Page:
Thursday, January 3, 2013

TING AND I, Step-fathering

From Ting and I: A Memoir...


Moving from Millwood and Ledgewood Commons was a real loss for Phil, as he had good friends nearby and loved to play basketball on the condo’s court, swim in the pool, sled down the hill. He would be fifty miles from this. I told him I would take the hour’s drive with him any weekend he wanted to visit his friends and that I would get a basketball hoop built in our own backyard. We did make a few visits, may have had some friends back as guests, and the basketball set-up was among the first items completed at our Ramsey, NJ, home. With Tina’s ability to walk declining precipitously, Phil understood why we had to leave Millwood and didn’t complain about it.



For Phil it was a new town and a new school, Smith Middle School, a half-mile away, a good bike-riding distance, rather safe. Phil made friends easily, did well. He was active in soccer and basketball and well liked.

Phil’s involvement in sports gave us many pleasant memories. Soccer in the fall found me helping to coach, with Tina sitting in the stands with other soccer moms (and soccer dads). Not much scoring, but a lot of running around. After a while, you get to recognize near-scoring opportunities, which are dramatic in the low-scoring games.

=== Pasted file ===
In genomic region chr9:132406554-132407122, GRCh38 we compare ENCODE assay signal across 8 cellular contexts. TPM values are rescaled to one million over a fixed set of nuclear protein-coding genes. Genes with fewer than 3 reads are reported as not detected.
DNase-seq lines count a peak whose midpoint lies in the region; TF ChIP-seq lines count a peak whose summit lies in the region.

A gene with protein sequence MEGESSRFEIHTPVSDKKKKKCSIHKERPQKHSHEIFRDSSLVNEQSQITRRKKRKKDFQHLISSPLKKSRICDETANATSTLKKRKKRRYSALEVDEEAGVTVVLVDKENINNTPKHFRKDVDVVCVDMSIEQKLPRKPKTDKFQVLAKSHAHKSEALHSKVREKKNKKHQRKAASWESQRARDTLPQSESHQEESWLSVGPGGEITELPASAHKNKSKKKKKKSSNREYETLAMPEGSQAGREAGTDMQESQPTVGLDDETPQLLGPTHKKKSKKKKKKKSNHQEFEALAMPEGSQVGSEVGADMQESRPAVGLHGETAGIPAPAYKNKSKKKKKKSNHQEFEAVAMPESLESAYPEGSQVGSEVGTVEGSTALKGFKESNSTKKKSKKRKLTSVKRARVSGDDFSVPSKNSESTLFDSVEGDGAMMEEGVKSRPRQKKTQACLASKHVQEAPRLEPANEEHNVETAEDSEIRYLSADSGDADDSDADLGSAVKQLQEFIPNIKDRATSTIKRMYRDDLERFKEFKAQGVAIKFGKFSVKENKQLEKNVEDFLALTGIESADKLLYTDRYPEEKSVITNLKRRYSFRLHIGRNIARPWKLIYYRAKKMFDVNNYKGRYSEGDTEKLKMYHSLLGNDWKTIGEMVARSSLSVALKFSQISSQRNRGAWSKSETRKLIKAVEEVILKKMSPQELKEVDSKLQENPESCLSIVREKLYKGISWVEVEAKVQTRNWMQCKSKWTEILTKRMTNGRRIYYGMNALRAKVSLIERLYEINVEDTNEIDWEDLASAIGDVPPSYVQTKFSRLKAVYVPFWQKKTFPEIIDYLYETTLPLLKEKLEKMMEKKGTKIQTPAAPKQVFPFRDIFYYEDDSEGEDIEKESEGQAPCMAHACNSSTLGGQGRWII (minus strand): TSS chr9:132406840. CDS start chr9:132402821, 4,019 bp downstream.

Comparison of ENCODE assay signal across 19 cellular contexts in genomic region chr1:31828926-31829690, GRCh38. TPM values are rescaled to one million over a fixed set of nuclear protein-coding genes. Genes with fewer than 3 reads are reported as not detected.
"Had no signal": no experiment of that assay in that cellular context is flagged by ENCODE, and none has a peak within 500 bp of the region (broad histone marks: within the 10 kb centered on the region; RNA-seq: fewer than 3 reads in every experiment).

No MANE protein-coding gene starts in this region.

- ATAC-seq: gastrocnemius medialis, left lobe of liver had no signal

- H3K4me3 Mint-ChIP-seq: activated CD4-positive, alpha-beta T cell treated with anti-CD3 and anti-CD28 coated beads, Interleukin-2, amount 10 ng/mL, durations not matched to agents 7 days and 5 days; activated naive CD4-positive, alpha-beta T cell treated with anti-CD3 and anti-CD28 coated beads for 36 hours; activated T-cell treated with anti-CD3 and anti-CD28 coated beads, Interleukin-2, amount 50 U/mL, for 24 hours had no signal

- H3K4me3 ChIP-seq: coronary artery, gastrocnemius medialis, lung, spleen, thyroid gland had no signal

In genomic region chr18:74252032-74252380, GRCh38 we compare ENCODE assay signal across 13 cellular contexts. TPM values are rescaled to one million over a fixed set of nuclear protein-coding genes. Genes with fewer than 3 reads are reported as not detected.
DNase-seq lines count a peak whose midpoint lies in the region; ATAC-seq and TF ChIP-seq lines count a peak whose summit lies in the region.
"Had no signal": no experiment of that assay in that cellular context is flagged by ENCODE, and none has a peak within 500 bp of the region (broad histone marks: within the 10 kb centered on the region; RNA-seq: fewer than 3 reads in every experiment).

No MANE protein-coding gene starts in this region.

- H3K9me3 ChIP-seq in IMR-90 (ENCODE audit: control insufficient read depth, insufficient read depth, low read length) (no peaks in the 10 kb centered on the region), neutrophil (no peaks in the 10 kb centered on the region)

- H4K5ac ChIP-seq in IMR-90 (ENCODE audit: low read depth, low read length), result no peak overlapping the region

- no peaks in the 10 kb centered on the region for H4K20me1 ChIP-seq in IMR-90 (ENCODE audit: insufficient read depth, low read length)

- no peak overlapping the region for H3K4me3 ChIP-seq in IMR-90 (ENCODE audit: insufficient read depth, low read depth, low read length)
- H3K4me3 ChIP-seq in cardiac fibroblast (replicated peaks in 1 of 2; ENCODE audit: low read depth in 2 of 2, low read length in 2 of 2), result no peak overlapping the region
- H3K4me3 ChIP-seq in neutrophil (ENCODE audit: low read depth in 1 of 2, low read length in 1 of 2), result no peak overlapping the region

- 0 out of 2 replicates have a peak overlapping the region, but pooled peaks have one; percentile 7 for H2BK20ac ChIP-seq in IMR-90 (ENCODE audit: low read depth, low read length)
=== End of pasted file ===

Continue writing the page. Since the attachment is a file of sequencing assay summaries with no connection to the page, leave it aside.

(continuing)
He was not chosen for the sixth-grade basketball team, however, partly because he was unknown and still short. I told him he would eventually excel, if he chose to, and that by his senior year he could be a starter. I suggested that he work hard on jumping high, because that would offset any height deficit he might have. Players like Calvin Murphy had been successful basketball pros, even though less than 6 feet tall, because of their jumping ability. I also told Phil that it was better to excel in one sport than not excel in several and that I did not want him playing football, as I knew too well how easily one could get injured. He took all this to heart. He worked on his jumping. He lifted weights to get strong. He grew to be a strong, though light, 6’3” and was effectively even taller than that because of his jumping ability.

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